By Chad Ingram
Published May 23 2018
Haliburton County will spend up to $565000on a mobile broadband expansion project through the Eastern Ontario RegionalNetwork and contribute another $40000 for a broadband internet gap analysis for theregion.
County councillors heard from Mike Rutterwho is the county's chief administrative officer but also a co-lead for EORNduring a May 23 meeting.
The mobile broadband internet expansionproject being undertaken by EORN which is owned by the Eastern OntarioWarden's Caucus is the second such project to be performed in the region. Thefirst which saw the installation of fibre-optic cable throughout the areabegan in 2010 and was completed in 2015.
While the goal of that $175-million projecthad been to connect 95 per cent of homes and businesses in eastern Ontario tohigh-speed broadband internet it fell short of that mark.
While according to EORN approximately 86per cent of homes and businesses in the region were connected in HaliburtonCounty that figure is much lower. Approximately 11300 of the county's 21750residences were connected leaving 45 per cent of them without fibre access.This was in part attributed to the county's topography.
The service provided through that projectwas up to 10 Mbps (megabits per second) for downloading and 1 Mbps foruploading a standard that is not what it once was.
“When this project was envisioned and thisproject was built Netflix didn't operate in Canada” Rutter said. “So whenyou think about how much bandwidth is consumed just by Netflix alone clearlywe need to be enhancing that level of service.”
In 2016 the CRTC ruled internet withdownload speeds of at least 50 Mbps and upload speeds of at least 10 Mbps to bea basic telecom service. While satellite internet is available throughout someof the county reception can be spotty.
Haliburton County's contribution to theinitial EORN project was $500000.
“The really great news I think . . . isthat resulted in investment throughout the County of Haliburton and this isjust looking at the County of Haliburton of $11 million” Rutter saidexplaining these investments represented the money put up by telecom companiesand the provincial and federal levels of government.
Rutter said that was the largest return forany of the 13 members municipalities in the EOWC.
“This is the best return on investment forany county in the Eastern Ontario Wardens' Caucus” he said. “We received $22of investment for every one dollar county council invested. From an investmentstandpoint that is impressive.”
However Rutter acknowledged the initialproject left a substantial coverage gap.
“We know there is still certainly work tobe done and the numbers verify that” he said.
The mobile broadband expansion projectwhich like the initial project is a public-private partnership has asestimated price tag of $213 million and will entail the construction ofseveral new telecommunications towers throughout eastern Ontario.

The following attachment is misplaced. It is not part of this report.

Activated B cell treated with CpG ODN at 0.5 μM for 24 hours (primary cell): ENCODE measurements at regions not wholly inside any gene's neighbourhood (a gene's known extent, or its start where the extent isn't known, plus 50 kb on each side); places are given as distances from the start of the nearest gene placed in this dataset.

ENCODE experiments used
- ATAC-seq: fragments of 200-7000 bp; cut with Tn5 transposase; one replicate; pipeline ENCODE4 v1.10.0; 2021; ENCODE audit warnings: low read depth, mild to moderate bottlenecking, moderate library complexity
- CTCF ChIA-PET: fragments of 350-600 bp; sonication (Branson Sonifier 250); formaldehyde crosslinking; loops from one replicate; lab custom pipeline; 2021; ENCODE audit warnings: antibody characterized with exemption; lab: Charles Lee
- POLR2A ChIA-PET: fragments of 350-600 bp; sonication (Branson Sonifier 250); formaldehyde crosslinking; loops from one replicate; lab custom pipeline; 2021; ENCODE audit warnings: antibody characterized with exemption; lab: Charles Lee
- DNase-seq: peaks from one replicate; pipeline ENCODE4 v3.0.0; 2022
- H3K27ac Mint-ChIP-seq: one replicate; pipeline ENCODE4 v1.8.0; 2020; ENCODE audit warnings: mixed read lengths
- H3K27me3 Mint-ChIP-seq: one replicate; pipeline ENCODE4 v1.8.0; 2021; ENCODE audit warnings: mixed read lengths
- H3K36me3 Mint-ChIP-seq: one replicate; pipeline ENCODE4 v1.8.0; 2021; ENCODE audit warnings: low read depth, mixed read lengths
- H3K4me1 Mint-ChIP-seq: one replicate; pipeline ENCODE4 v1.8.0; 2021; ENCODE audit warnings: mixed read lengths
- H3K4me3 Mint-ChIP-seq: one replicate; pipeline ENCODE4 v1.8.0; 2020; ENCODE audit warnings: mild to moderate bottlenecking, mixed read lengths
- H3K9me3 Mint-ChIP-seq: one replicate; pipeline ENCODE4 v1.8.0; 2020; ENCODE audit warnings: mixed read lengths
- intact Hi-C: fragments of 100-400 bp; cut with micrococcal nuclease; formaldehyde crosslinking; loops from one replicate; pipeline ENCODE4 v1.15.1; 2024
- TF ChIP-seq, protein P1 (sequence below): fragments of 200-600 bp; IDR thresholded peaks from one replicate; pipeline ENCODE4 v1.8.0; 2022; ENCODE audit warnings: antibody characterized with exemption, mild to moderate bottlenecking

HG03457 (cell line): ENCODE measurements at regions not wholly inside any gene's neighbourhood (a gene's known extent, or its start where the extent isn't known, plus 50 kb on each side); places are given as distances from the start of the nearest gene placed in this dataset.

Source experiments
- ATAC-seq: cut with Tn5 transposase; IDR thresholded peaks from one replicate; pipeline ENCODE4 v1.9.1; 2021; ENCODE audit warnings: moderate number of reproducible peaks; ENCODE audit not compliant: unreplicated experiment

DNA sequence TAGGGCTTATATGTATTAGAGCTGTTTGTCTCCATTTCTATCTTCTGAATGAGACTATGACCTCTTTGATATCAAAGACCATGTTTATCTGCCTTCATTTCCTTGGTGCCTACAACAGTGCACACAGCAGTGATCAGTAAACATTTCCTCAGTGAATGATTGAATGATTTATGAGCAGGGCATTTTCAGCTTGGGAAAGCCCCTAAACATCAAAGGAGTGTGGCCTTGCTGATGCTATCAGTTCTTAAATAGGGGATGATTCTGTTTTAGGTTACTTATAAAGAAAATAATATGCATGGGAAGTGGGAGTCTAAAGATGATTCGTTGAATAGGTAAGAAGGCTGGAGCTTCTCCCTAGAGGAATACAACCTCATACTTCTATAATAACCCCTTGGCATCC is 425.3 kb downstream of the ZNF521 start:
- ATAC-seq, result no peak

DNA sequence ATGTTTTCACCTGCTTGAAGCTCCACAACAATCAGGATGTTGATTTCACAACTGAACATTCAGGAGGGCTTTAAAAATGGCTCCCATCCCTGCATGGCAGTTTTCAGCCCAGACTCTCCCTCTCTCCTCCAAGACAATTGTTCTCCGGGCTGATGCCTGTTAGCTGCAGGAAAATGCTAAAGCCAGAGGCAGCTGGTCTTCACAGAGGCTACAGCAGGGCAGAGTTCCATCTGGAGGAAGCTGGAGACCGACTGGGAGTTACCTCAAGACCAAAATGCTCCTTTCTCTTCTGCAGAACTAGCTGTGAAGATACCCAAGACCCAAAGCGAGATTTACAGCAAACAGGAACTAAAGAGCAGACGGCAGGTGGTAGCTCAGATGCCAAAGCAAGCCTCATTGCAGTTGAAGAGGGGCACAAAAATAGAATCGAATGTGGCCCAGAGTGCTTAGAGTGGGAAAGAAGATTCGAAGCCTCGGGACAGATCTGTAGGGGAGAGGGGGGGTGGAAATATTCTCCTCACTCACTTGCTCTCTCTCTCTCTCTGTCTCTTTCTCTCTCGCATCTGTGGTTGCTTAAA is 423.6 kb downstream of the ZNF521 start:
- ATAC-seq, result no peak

Of that total cost $10 million is budgetedto come from the EOWC along with the separated city governments within itsarea; $71 million from the federal government; $71 million from the provincialgovernment; and $61 million from the mobile provider companies themselves.
In its 2018 budget Kathleen Wynne'sLiberal government included the $71 million at the provincial level.
“We know there's an election going on andwe know that that investment really isn't guaranteed unless the Liberals areelected” Rutter told council. “So we've been working with the other parties tomake sure that they will also commit to that and while we don't have an answerat this point we're really really confident . . . we received a reallypositive response from the other parties.”
The federal government as of yet has notmade an announcement regarding the funding request.
Some 18 per cent of the area included inthe EOWC has no coverage at all and another 16 per cent has inadequatecoverage according to EORN.
For example Rutter told councillors whenhe's at his parents' house in Wilberforce he's unable to achieve enoughcapacity to run applications on his smartphone. All the while demand forbroadband capacity is growing meaning something has to be done soon.
“We need better coverage to survive in thisworld” Rutter said.
The county's share in the project cost isbased on a weighted formula that includes the size of the area population andassessment. The county's portion will be between $437000 and $566000depending on how many of the separated cities in eastern Ontario participate.As Rutter told councillors two of the largest – Belleville and Kingston – havealready agreed to fund their share.
While the county has an option to pay offits share over a four-year period between a broadband reserve of more than$31000 and money from the county's general working reserve Rutter said themunicipality could easily cover its portion upfront.
As for timelines ideally the EOWC ishoping to receive approval of federal funding this summer negotiate agreementsthis fall issue requests for proposals next year and begin construction inthe spring of 2020.
Council agreed to funding HaliburtonCounty's portion of the project as well as an additional $40000 for its partin a detailed up-to-date analysis of internet coverage gaps throughout thearea.
“It's a job half done and congratulationsto all that sit around this table and the staff and EORN and whatever to get uswhere we are” said Minden Hills Mayor Brent Devolin. “The technology israpidly accelerating things so I think to get some metrics on where we arecertainly that can't happen fast enough.”
“I can't say yes fast enough” saidAlgonquin Highlands Mayor Carol Moffatt. “In round one Algonquin Highlands wasthe most under-served not only in Haliburton County but in the entire easternregion. We knew then and know now that that was due to geography and density.”
Moffatt said that towers while they willbe controversial are the solution that is required.